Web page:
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Scenes of the Apple
Food and the Female Body in Nineteenth- and Twentieth-Century Women's Writing
Scenes of the Apple
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Tamar Heller - Editor
Patricia Moran - Editor
SUNY series in Feminist Criticism and Theory
N/A
Hardcover - 267 pages
Release Date: July 2003
ISBN10: 0-7914-5783-4
ISBN13: 978-0-7914-5783-2

Out of Print
Price: $31.95 
Paperback - 267 pages
Release Date: July 2003
ISBN10: 0-7914-5784-2
ISBN13: 978-0-7914-5784-9

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Summary Read First Chapter image missing

Examines the rich and multiple meanings of food in women's writing.

Focusing on women's writing of the last two centuries, Scenes of the Apple traces the intricate relationship between food and body image for women. Ranging over a variety of genres, including novels, culinary memoirs, and essays, the contributors explore works by a diverse group of writers, including Mary Elizabeth Braddon, Toni Morrison, Tsitsi Dangarembga, and Jeanette Winterson, as well as such nonliterary documents as discussions of Queen Victoria's appetite and news coverage of suffragettes' hunger strikes. Moreover, in addressing works by Hispanic, African, African American, Jewish, and lesbian writers, the book explodes the myth that only white, privileged, and heterosexual women are concerned with body image, and shows the many cultural contexts in which food and cooking are important in women's literature. Above all, the essays pay tribute to the rich and multiple meanings of food in women's writing as a symbol for all kinds of delightful—and transgressive—desires.

“Heller and Moran’s introduction provides a useful overview of the emerging field of feminist food studies, to which this volume should be considered a significant contribution.” — Gastronomica

"This is an impressive collection not only because it offers examples of the many ways in which women's relationship to food is gendered—as forbidden knowledge, as anorexia, as nurturance, and so on—but also because it shows that such cultural constructions of woman as desiring, self-denying, or nurturing are more complicated than they initially appear. It provides provocative readings of a smorgasbord of texts, including cookbooks, literary theories, memoirs, advertisements, and both classic and little-known novels. Fascinating and provocative reading." — Susan Elizabeth Sweeney, coeditor of Anxious Power: Reading, Writing, and Ambivalence in Narrative by Women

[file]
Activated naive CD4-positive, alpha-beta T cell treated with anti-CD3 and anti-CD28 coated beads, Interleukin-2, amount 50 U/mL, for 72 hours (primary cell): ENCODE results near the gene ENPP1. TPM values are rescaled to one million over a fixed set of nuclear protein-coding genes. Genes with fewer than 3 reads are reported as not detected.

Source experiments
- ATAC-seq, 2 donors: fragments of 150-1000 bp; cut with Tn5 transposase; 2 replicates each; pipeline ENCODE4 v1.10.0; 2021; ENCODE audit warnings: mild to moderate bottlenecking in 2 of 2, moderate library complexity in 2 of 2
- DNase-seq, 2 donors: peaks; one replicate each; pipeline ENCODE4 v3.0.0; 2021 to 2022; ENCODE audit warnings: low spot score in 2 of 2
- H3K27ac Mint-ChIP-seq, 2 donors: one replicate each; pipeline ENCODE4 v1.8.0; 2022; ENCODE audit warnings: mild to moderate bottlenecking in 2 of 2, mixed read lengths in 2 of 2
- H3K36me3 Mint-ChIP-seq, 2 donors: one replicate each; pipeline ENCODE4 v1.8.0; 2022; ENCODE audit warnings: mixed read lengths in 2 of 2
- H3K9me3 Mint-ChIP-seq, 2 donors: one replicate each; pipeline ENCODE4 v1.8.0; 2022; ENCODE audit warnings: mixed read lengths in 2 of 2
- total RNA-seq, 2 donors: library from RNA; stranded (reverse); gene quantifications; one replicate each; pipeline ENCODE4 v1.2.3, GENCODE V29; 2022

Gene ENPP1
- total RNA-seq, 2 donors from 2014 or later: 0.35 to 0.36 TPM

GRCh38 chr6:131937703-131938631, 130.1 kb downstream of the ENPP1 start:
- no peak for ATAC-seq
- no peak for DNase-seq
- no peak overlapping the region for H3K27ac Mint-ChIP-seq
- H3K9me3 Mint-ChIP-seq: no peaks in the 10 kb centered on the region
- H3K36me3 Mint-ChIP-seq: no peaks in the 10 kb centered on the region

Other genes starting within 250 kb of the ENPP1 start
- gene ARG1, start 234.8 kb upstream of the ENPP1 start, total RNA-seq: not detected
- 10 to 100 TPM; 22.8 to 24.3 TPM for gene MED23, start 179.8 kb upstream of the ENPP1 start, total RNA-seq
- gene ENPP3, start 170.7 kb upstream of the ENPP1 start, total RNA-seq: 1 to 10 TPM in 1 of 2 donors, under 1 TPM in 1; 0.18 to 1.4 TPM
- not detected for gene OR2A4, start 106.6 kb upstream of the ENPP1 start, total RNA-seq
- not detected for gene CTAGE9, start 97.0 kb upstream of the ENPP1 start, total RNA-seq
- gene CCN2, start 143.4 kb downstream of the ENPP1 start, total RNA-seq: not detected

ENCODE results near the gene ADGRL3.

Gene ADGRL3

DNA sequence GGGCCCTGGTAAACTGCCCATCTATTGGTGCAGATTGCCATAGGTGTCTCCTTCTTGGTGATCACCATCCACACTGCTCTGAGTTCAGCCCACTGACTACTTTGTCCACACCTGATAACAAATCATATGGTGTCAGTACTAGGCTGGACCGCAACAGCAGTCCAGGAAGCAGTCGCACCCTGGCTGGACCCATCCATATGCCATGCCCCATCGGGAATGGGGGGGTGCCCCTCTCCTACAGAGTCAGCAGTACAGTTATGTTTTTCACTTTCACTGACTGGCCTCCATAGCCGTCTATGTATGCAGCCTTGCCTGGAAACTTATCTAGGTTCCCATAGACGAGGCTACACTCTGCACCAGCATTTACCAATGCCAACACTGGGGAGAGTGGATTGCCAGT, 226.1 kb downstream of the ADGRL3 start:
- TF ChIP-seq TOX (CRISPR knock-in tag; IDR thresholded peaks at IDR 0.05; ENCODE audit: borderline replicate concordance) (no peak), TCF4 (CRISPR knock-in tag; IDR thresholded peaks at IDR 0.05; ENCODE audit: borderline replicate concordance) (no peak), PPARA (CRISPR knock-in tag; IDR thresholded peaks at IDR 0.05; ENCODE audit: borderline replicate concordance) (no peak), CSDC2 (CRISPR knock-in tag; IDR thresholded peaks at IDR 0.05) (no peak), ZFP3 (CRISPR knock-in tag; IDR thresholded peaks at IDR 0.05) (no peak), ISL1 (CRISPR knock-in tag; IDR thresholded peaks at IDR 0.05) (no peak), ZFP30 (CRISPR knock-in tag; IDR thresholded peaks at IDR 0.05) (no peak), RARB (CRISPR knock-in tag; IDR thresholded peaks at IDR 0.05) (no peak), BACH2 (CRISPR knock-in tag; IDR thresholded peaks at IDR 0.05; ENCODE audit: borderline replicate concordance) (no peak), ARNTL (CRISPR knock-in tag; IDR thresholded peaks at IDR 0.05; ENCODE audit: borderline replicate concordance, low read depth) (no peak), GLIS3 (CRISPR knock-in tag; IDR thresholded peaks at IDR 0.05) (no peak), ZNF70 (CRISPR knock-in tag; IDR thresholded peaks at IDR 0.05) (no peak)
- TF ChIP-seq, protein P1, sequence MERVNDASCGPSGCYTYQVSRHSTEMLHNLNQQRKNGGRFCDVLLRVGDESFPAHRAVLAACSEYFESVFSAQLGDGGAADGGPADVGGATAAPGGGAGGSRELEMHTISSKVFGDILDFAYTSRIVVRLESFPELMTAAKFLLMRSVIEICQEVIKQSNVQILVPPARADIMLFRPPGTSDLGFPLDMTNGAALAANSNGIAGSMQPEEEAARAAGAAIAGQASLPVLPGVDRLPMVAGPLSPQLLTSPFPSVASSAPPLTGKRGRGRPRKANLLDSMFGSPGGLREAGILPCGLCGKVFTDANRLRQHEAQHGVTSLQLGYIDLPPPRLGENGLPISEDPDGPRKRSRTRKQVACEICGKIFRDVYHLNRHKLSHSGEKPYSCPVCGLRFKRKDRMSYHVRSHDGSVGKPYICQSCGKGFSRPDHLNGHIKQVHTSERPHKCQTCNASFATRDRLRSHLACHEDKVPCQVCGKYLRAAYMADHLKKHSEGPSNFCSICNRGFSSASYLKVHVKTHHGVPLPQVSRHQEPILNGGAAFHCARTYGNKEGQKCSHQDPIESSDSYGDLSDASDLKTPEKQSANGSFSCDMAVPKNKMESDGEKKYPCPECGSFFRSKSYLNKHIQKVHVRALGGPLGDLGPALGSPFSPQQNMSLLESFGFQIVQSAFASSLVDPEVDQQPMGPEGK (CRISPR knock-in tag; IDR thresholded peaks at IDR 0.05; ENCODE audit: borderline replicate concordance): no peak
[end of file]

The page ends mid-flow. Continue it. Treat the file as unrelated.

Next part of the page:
Contributors include Debra Beilke, Chris Foss, Pamela K. Gilbert, Tamar Heller, Janice A. Jaffe, Suzanne Keen, Patricia Moran, Adrienne Munich, Linda Schlossberg, Ann Folwell Stanford, and Sue Thomas.

Tamar Heller is Associate Professor of English and Comparative Literature at the University of Cincinnati. She is the author of Dead Secrets: Wilkie Collins and the Female Gothic and coeditor (with Diane Long Hoeveler) of Approaches to Teaching Gothic Fiction: The British and American Traditions. Patricia Moran is Associate Professor of English at the University of California at Davis and the author of Word of Mouth: Body Language in Katherine Mansfield and Virginia Woolf.


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Table of Contents

List of Illustrations

Acknowledgments

1. INTRODUCTION: SCENES OF THE APPLE: APPETITE, DESIRE, WRITING
Tamar Heller and Patricia Moran

PART 1. APPETITE AND CONSUMPTION IN NINETEENTH-CENTURY CULTURAL POLITICS

2. GOOD AND PLENTY: QUEEN VICTORIA FIGURES THE IMPERIAL BODY
Adrienne Munich

3. INGESTION, CONTAGION, SEDUCTION: VICTORIAN METAPHORS OF READING
Pamela K. Gilbert

4. CONSUMING IMAGES: WOMEN, HUNGER, AND THE VOTE
Linda Schlossberg

PART 2. GROTESQUE, GHOSTLY, AND CANNIBALISTIC HUNGER IN TWENTIETH-CENTURY TEXTS

5. "THE COURAGE OF HER APPETITES": THE AMBIVALENT GROTESQUE IN ELLEN GLASGOW'S ROMANTIC COMEDIANS
Debra Beilke

6. "DEATH IS A SKIPPED MEAL COMPARED TO THIS": FOOD AND HUNGER IN TONI MORRISON'S BELOVED
Ann Folwell Stanford

7. "THERE IS NO GOD WHO CAN KEEP US FROM TASTING": GOOD CANNIBALISM IN HELENE CIXOUS'S THE BOOK OF PROMETHEA
Chris Foss

8. "I CANNOT EAT MY WORDS BUT I DO": FOOD, BODY, AND WORD IN THE NOVELS OF JEANETTE WINTERSON
Suzanne Keen

PART 3. FOOD AND COOKING: PATRIARCHAL, COLONIAL, FAMILIAL STRUCTURES

9. REWRITING THE HYSTERIC AS ANOREXIC IN TSITSI DANGAREMBGA'S NERVOUS CONDITIONS
Sue Thomas

10. LATIN AMERICAN WOMEN WRITERS' NOVEL RECIPES AND LAURA ESQUIVAL'S LIKE WATER FOR CHOCOLATE
Janice A. Jaffe

11. "A SINKSIDE, STOVESIDE, PERSONAL PERSPECTIVE": FEMALE AUTHORITY AND KITCHEN SPACE IN CONTEMPORARY WOMEN'S WRITING
Patricia Moran

List of Contributors

Index



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